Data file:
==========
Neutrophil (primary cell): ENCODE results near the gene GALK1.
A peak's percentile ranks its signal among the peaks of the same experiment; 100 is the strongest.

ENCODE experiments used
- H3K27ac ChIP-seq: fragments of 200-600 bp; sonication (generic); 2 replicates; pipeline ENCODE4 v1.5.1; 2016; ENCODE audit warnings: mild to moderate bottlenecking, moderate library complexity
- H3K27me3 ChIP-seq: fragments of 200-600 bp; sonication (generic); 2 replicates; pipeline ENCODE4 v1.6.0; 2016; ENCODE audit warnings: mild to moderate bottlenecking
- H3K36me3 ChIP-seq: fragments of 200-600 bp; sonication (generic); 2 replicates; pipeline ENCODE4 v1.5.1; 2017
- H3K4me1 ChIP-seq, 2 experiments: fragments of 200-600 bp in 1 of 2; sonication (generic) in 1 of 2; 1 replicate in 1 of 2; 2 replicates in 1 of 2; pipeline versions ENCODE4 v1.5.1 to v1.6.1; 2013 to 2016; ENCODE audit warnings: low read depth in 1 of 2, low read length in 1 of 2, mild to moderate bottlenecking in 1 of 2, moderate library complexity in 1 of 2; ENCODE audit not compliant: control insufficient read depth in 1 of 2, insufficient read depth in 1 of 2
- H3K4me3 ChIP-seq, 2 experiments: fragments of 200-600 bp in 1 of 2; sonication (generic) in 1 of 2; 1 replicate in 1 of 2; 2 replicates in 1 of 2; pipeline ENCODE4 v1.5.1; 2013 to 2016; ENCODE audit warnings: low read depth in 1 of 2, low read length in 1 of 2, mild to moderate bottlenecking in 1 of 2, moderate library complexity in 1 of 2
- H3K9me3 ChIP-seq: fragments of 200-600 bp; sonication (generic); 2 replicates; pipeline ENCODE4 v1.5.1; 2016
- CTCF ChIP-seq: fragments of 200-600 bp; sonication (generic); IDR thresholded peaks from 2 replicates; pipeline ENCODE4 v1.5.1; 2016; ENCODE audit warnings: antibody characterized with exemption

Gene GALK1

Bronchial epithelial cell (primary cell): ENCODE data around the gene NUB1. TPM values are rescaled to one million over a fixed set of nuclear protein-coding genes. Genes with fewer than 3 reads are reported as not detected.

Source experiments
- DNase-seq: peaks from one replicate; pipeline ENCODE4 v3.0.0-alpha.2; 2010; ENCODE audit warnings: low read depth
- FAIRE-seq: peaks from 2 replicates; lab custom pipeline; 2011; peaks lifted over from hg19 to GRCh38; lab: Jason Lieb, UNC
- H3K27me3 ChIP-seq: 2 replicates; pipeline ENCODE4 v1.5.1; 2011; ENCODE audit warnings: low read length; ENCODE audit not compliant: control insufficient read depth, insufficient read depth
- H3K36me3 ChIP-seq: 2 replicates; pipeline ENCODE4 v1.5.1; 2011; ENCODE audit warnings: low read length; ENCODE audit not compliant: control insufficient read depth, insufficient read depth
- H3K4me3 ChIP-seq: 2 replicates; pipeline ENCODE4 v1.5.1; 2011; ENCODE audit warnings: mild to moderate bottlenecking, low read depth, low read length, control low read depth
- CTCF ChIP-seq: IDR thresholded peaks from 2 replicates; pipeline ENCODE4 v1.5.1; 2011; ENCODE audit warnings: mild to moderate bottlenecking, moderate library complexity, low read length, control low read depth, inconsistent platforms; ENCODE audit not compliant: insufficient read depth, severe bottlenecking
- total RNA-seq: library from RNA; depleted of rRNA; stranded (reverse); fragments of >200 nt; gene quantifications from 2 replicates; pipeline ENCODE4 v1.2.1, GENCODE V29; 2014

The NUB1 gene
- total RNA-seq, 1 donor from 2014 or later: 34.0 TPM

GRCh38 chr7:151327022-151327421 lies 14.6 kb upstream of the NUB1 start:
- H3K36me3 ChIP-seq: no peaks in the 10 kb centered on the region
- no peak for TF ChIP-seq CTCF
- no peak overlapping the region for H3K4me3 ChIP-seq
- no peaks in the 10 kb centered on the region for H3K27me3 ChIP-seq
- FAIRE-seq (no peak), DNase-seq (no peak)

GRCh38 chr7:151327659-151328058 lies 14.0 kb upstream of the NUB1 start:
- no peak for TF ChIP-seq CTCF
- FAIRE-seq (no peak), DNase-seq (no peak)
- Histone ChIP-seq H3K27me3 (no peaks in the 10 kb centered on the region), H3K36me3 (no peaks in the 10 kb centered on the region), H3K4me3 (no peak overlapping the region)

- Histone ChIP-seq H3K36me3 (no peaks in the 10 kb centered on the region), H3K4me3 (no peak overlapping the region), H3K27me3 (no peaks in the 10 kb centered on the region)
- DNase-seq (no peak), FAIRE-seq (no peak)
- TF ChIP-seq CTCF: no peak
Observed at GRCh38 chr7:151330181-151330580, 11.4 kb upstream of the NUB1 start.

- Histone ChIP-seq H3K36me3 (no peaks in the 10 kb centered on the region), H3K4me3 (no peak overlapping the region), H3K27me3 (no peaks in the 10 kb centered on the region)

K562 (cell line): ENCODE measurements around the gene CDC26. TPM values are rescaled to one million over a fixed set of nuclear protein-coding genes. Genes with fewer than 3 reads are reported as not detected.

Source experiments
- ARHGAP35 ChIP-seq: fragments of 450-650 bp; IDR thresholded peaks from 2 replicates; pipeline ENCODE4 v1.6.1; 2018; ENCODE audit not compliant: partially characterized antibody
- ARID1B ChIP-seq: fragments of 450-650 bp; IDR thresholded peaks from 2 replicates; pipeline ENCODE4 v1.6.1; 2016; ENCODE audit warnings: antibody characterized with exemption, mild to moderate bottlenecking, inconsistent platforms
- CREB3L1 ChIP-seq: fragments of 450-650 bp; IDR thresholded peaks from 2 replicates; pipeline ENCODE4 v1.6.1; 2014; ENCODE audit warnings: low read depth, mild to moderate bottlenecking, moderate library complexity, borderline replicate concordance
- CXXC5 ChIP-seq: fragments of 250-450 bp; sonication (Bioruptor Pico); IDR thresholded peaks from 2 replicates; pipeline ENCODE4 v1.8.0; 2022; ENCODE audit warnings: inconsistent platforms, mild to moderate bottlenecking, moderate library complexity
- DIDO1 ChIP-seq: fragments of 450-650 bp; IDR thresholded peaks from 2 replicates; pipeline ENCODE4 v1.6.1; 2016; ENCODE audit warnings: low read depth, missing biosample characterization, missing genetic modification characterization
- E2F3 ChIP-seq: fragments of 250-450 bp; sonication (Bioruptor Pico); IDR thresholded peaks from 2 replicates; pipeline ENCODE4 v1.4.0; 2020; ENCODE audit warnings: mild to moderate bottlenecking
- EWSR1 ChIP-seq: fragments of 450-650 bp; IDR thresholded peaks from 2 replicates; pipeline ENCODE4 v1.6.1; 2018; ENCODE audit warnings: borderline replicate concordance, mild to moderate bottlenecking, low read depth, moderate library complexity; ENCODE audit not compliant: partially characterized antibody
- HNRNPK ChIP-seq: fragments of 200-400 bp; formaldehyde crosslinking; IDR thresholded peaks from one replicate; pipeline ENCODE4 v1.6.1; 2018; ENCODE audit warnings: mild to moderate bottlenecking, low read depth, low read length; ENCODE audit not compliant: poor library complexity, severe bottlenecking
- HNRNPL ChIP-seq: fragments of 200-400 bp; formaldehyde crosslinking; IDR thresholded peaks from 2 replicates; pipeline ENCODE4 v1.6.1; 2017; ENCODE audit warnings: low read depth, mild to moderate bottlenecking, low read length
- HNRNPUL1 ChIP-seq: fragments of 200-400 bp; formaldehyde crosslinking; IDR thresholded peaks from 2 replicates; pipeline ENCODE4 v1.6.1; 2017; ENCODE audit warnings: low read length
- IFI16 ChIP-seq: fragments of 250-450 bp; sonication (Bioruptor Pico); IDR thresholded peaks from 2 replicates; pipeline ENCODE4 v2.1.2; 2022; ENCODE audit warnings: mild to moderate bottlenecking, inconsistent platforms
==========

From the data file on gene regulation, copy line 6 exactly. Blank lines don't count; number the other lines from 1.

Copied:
- H3K36me3 ChIP-seq: fragments of 200-600 bp; sonication (generic); 2 replicates; pipeline ENCODE4 v1.5.1; 2017